Quick – what do you think of when you think of protein? Powder…? Meat…? Large-muscled men (or women) working out in gyms…? I don’t get enough…? Chances are, all of the above.
Well, it’s not just for body builders, and while you can get it from powder, it’s much tastier to get it from your food. Protein is one of the essential macronutrients, along with fat and carbohydrates, that your body needs to function. Protein-rich foods supply amino acids, which are the building blocks for not just muscle, but also for bone, skin, hair, and every tissue and organ in your body.
Where You Get It
Getting enough protein is a common concern for lots of people – especially anyone contemplating eating more of a plant based diet. Yes, it’s true that meat is protein, but it’s also very easy to meet your protein needs on a plant-based diet. Eggs, cheese, and dairy foods are all high quality proteins, meaning that they have all of the amino acids your body needs, so you’re more than covered.
Looking to cut out dairy or go vegan? You’re probably still OK. Beans, nuts, tofu, and whole grains still have lots of protein. Vegetables even have some protein, so as long as you’re eating a good variety of these foods each day, you’re good! Fruit and fats are the only food groups with no protein.
How Much is Enough?
Women need about 45-50 grams each day, and most men need about 55-60 grams each day, but that’s a ballpark number. Protein needs are really based on your IDEAL body weight (because you don’t need protein to build fat, just the rest of your body), and there is an easy calculation you can do if you want to know exactly how much you should eat.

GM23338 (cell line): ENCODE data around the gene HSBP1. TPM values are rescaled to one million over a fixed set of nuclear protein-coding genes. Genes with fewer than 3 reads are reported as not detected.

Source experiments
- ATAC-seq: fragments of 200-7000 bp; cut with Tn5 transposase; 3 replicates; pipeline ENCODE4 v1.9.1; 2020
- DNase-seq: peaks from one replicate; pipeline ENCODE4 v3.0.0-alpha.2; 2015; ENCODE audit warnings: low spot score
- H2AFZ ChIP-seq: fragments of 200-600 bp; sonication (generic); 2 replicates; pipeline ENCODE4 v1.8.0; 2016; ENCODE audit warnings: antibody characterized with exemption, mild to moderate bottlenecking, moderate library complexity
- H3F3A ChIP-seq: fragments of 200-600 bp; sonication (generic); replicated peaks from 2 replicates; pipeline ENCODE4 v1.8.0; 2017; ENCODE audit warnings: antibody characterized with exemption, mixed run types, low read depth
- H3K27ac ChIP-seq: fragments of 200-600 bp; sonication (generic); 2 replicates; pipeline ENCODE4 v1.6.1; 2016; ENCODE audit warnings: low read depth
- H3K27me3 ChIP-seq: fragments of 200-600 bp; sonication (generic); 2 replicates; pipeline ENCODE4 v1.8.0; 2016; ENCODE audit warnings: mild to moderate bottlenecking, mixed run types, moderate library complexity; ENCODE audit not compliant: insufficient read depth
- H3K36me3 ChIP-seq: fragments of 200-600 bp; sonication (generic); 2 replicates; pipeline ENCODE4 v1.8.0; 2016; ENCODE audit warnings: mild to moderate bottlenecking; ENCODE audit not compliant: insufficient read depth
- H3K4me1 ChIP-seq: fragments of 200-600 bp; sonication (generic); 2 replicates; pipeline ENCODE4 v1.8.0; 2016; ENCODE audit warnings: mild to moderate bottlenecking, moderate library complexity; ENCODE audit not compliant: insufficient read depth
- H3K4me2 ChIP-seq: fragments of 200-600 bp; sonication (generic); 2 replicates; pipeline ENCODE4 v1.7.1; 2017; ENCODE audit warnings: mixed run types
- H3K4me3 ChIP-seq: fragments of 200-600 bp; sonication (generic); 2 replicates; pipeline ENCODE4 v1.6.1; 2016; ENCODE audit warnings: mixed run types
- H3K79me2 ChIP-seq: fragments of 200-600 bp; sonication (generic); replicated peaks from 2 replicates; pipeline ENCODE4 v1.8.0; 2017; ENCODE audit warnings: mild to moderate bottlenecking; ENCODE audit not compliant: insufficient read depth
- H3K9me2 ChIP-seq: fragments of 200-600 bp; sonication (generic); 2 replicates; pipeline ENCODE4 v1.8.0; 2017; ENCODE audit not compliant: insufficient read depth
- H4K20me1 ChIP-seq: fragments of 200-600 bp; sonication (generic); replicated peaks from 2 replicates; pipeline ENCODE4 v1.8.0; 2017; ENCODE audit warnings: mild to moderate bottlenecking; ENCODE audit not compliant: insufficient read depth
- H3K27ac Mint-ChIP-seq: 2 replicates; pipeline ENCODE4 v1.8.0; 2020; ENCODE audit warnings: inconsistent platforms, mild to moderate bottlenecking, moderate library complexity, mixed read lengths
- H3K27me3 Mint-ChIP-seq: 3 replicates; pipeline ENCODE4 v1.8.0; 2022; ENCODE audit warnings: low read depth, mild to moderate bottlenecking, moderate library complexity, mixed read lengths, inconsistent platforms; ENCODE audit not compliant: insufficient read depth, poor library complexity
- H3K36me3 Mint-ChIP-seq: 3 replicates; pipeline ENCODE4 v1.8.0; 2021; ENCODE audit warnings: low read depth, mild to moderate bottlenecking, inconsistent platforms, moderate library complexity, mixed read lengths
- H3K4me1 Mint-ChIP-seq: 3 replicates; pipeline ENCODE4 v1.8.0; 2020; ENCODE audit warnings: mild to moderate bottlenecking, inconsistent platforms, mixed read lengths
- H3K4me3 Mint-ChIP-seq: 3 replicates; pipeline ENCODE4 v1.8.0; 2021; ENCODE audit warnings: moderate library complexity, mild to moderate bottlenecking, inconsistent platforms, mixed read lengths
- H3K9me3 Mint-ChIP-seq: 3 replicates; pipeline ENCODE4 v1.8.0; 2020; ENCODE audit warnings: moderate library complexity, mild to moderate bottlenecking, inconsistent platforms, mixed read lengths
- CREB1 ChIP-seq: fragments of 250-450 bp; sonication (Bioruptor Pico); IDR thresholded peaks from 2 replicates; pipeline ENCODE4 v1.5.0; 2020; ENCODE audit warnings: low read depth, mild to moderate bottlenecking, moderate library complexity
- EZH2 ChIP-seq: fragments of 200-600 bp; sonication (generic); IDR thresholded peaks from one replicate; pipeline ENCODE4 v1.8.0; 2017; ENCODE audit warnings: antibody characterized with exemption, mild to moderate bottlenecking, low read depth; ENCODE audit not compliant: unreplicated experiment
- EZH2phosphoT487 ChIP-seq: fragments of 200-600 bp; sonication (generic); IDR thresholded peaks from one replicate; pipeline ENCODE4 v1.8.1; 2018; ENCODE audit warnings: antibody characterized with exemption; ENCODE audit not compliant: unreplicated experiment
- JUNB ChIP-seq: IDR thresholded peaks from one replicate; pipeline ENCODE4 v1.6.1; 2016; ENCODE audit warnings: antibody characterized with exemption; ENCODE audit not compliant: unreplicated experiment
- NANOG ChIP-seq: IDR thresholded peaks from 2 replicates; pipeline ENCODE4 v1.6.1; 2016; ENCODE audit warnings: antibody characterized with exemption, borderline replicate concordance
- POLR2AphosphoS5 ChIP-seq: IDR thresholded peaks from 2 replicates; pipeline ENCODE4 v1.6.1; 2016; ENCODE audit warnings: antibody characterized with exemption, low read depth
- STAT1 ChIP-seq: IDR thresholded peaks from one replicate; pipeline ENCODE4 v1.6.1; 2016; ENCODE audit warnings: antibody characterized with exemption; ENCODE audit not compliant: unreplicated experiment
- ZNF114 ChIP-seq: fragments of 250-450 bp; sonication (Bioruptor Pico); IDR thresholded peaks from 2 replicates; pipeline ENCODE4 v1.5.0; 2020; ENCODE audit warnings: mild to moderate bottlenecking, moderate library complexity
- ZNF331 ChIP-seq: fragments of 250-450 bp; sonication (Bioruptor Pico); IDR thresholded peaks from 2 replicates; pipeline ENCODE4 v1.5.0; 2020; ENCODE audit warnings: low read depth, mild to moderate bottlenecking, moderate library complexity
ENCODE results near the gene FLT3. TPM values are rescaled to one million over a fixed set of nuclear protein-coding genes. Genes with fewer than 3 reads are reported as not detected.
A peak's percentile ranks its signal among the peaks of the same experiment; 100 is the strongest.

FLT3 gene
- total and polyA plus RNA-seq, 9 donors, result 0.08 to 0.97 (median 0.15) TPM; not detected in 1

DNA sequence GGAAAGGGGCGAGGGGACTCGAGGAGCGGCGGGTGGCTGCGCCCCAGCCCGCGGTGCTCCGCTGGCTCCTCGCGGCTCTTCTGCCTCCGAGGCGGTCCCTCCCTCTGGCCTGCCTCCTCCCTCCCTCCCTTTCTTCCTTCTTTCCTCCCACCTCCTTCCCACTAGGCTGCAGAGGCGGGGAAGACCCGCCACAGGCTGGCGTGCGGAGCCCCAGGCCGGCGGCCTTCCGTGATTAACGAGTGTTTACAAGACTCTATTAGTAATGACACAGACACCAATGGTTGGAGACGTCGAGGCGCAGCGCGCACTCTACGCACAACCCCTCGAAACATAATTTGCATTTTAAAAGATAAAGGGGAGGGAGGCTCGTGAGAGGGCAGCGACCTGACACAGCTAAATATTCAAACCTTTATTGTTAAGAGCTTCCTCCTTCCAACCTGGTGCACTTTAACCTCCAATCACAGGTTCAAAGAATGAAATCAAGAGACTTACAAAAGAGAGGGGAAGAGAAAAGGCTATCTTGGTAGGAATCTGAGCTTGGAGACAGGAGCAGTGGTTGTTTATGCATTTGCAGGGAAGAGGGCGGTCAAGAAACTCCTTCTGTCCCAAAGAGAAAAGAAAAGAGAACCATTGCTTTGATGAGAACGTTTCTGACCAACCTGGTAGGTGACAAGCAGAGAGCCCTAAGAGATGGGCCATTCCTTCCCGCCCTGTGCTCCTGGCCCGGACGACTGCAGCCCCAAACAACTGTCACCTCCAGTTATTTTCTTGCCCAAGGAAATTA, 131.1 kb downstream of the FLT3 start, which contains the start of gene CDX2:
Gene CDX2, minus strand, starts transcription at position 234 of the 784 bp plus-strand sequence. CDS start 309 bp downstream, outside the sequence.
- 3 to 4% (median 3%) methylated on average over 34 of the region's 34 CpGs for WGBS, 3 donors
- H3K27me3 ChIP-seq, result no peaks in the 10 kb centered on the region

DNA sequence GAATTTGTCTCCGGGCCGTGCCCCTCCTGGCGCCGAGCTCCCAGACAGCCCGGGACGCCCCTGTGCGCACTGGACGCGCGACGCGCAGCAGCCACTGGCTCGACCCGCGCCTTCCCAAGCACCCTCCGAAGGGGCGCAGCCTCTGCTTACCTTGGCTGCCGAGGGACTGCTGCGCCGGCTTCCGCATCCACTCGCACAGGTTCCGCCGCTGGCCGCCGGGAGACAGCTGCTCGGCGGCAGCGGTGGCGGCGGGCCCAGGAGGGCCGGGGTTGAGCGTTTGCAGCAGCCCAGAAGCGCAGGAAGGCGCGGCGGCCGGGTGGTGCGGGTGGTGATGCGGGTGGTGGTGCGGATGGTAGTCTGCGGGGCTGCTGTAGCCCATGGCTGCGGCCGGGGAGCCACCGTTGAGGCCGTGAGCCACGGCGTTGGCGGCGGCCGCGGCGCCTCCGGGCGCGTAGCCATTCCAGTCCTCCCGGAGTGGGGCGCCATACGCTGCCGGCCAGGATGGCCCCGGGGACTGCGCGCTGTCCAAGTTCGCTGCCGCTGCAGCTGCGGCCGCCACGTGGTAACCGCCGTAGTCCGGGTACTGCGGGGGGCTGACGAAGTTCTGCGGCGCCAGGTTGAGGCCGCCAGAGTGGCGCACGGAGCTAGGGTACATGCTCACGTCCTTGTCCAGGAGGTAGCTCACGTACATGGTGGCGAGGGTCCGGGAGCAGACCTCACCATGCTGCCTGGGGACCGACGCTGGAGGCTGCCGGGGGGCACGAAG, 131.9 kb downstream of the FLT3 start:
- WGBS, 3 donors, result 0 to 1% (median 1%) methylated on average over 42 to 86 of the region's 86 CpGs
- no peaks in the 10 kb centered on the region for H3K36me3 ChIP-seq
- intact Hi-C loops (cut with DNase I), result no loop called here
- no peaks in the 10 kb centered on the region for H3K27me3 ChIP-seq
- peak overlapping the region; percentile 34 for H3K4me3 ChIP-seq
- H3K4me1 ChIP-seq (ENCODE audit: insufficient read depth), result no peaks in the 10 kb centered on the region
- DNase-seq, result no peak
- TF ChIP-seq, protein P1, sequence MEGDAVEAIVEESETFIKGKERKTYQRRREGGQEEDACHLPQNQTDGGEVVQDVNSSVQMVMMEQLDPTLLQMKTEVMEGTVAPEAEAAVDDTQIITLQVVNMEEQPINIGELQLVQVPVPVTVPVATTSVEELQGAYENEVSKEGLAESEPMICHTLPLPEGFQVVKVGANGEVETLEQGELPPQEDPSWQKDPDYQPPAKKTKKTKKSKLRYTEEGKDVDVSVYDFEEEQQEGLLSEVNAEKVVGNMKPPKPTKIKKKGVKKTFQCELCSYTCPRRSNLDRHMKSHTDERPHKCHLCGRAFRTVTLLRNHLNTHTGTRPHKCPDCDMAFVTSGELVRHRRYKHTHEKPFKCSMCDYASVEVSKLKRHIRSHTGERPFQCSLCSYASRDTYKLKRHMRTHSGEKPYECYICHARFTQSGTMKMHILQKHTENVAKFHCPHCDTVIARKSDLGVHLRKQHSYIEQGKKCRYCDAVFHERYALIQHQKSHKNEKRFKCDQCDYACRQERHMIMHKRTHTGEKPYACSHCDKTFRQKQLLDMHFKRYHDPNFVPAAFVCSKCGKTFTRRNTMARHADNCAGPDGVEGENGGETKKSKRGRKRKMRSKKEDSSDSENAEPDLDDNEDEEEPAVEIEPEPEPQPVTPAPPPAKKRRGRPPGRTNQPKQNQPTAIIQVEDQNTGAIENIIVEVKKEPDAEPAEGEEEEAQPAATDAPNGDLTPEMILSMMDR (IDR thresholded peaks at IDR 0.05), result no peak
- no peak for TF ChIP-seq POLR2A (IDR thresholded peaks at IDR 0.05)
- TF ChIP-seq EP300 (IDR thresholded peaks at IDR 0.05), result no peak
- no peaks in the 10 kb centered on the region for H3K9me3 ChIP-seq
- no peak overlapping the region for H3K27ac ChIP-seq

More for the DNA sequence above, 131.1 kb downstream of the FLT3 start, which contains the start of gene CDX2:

Take your ideal body weight, divide it by 2.2, to convert it to kilograms, and then multiply that number by 0.8. That’s how much protein your body requires each day. Athletes, and older individuals may need a bit more to rebuild muscle, but chances are you’re well above your daily needs, especially if you eat meat or dairy foods.
Is It OK to Eat It All At Dinner?
Actually, it’s best to spread out your protein throughout the day. Your body will work better, and you’ll probably eat fewer calories from junk because protein helps to keep you fuller longer. Aim for about 20 grams at each meal. There are also a number of recent studies that suggest that eating about 20-25 grams of protein at breakfast will help to keep you more alert and satisfied throughout the day. That’s probably a lot of protein early in the day, for most people, but give it a try and see if you feel better and eat less later in the day.
This Broccoli Cheddar Strata has a meal’s worth of protein, and makes a great meatless dinner, OR a high protein breakfast. Or both!
- 3 cups broccoli florets
- 1 Tbs olive oil
- 1 medium onion sliced thin
- 1/2 loaf ciabatta bread cut into 1/4-inch thick slices
- 6 large eggs
- 1 1/2 cups low fat milk
- 5 oz sharp cheddar grated
- 1/4 tsp each salt and pepper
- Spray an 8-inch casserole dish and set aside.
- Place broccoli in a microwave safe bowl, add 2 Tbs water, cover with plastic wrap and microwave for 2 minutes or until tender.
- Heat oil in a sauté pan on medium-high heat, and add onions and a pinch or two of salt. Saute onions until golden, about 7-10 minutes. Drain broccoli and add to the pan and stir well with onions. Remove from heat.
- In a medium bowl, whisk together eggs, milk, any remaining salt, and pepper.
- Line casserole dish with one-third of the bread, top with onion-broccoli mixture, and then one-third of the cheese.
- Repeat with another one-third of the bread, the remaining broccoli-onion mixture, and another one-third of the cheese.
- Lay the remaining bread on top, and pour egg mixture over all, pressing down with a spatula so that eggs and milk are absorbed. Top with remaining cheese.
- Let the casserole sit for 10-15 minutes, and preheat the oven to 350 degrees.
- Bake strata, covered with foil, for 30 minutes, and then remove foil and bake for another 15-20 minutes or until cheese is golden.
- Let casserole sit for a few minutes before serving.
What are your favorite meatless protein foods?